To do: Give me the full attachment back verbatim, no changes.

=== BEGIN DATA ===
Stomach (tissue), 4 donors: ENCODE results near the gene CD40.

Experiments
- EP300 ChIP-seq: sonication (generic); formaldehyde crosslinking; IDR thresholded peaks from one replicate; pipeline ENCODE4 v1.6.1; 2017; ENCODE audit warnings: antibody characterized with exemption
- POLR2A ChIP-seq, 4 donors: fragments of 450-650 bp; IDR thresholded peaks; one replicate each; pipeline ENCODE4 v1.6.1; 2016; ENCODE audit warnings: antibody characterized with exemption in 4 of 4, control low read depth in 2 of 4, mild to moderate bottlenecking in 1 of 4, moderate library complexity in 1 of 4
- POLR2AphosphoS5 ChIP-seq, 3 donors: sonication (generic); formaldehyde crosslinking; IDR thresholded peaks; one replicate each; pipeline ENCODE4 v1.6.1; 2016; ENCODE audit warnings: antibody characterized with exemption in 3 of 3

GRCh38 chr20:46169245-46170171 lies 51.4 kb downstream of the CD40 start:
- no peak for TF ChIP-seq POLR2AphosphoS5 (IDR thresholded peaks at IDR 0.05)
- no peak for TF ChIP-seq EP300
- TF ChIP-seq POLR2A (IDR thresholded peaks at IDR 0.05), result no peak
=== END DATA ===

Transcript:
Stomach (tissue), 4 donors: ENCODE results near the gene CD40.

Experiments
- EP300 ChIP-seq: sonication (generic); formaldehyde crosslinking; IDR thresholded peaks from one replicate; pipeline ENCODE4 v1.6.1; 2017; ENCODE audit warnings: antibody characterized with exemption
- POLR2A ChIP-seq, 4 donors: fragments of 450-650 bp; IDR thresholded peaks; one replicate each; pipeline ENCODE4 v1.6.1; 2016; ENCODE audit warnings: antibody characterized with exemption in 4 of 4, control low read depth in 2 of 4, mild to moderate bottlenecking in 1 of 4, moderate library complexity in 1 of 4
- POLR2AphosphoS5 ChIP-seq, 3 donors: sonication (generic); formaldehyde crosslinking; IDR thresholded peaks; one replicate each; pipeline ENCODE4 v1.6.1; 2016; ENCODE audit warnings: antibody characterized with exemption in 3 of 3

GRCh38 chr20:46169245-46170171 lies 51.4 kb downstream of the CD40 start:
- no peak for TF ChIP-seq POLR2AphosphoS5 (IDR thresholded peaks at IDR 0.05)
- no peak for TF ChIP-seq EP300
- TF ChIP-seq POLR2A (IDR thresholded peaks at IDR 0.05), result no peak